CNJ staff photo: Liliana Castillo Hank Baskett III started off Jocks at the Rock with a hug for Jaden Isler. The event brought Philadelphia Eagles and Clovis alumni onto the basketball court at The Rock to raise money for Oasis Children’s Advocacy Center.
By Kevin Wilson: CNJ staff writer
Hank Baskett couldn’t bring Clovis to Philadelphia, so he did his best Saturday to bring Philadelphia to Clovis.
Joined by his Philadelphia Eagles teammates, Baskett entertained a packed Rock Staubus Gymnasium Saturday night in a less-than-serious basketball contest against Clovis High School Alumni.
Before the tip-off, the third-year receiver knew Clovis had supported him by the fans who circled Rock Staubus 90 minutes before the game.
“Look outside,” Baskett said. “When you see people around the gym, that shows how Clovis is supporting this game.”
Players like Eagles quarterback Donovan McNabb drew big cheers, but the loudest cheers and ovations came for Baskett, and Jaden Isler, the Clovis High senior who survived sudden cardiac death at a March 27 softball game in Canyon, Texas.
Other alumni were happy to get another chance to play with Baskett. Tory Roberts, a Lubbock insurance agent and 2003 CHS grad, expressed pride that Baskett reached the NFL, but noted Baskett and his teammates are just normal people with high-profile jobs.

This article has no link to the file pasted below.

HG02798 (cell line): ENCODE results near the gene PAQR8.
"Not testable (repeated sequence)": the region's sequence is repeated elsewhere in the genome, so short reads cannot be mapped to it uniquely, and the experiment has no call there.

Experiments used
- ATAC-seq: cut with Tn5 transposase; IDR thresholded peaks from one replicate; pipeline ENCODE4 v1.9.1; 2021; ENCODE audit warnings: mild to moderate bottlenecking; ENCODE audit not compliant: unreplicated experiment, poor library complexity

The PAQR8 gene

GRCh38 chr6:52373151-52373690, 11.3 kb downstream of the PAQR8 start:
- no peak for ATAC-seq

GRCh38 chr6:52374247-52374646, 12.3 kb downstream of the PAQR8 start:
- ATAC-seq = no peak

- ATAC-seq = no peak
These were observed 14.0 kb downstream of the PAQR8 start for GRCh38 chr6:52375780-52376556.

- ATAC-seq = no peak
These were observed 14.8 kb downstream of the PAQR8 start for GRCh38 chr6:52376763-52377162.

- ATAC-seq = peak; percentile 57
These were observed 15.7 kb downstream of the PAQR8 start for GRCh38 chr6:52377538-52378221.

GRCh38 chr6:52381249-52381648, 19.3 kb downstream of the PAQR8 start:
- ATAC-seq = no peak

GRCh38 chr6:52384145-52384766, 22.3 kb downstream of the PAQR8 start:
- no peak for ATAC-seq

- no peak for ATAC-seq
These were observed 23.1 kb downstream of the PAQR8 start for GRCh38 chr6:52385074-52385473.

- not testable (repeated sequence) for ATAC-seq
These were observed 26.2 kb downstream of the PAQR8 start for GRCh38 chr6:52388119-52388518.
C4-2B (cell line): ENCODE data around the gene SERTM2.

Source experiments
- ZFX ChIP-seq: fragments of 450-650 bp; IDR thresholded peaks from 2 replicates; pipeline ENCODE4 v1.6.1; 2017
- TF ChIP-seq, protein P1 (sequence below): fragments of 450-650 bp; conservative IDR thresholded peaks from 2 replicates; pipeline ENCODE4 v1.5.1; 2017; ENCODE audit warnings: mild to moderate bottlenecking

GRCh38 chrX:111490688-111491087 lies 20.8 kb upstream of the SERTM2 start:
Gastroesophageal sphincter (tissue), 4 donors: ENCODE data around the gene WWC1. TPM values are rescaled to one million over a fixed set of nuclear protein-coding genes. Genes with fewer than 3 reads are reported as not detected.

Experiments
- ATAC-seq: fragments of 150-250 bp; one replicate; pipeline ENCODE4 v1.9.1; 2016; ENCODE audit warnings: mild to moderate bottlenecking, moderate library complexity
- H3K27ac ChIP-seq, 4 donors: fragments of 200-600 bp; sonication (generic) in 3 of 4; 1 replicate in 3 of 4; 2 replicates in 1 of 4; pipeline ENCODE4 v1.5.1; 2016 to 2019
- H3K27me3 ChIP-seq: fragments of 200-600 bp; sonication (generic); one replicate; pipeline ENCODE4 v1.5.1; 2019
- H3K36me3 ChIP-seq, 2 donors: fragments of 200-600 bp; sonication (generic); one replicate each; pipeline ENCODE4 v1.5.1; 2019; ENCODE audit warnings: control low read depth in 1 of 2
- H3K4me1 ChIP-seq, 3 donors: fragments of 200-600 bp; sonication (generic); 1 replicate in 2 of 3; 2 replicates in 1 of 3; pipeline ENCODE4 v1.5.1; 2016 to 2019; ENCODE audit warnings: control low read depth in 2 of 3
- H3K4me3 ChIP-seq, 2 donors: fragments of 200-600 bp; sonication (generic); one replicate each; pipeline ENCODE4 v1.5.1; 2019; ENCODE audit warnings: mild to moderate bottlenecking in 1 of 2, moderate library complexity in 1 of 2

“They’re people,” said Roberts, whose brother Thomas was also in the lineup. “They like to goof off and have fun.”
He knew it would be tough to compete against NFL athletes.
“We’re not going to try to take out legs or anything,” he said with a laugh, but we’re going to try hard.”
The back gym was decked out with tables and NFL merchandise, mostly from the Eagles, available via silent auction. The items had minimum bids ranging from $20 for candy baskets to $250 for game-worn cleats and autographed jerseys.
Proceeds from the event went to the Oasis Children’s Advocacy Center and Clovis High School.
Hank Baskett Jr., the receiver’s father and Oasis executive director, was glad his son and his teammates could help take Oasis’ charity events to another level.
“I’m a believer if Oasis is meant to be here and do well, God will provide,” the elder Baskett said. “We’re fortunate to have someone like Hank who’s unselfish of his time and his money. It’s unselfish of these players too.”
Baskett credited Jamie Malloy and others for legwork, getting donations for the game and for the Tee’d Off About Child Abuse Golf tournament, which continues today at Chapparal Country Club.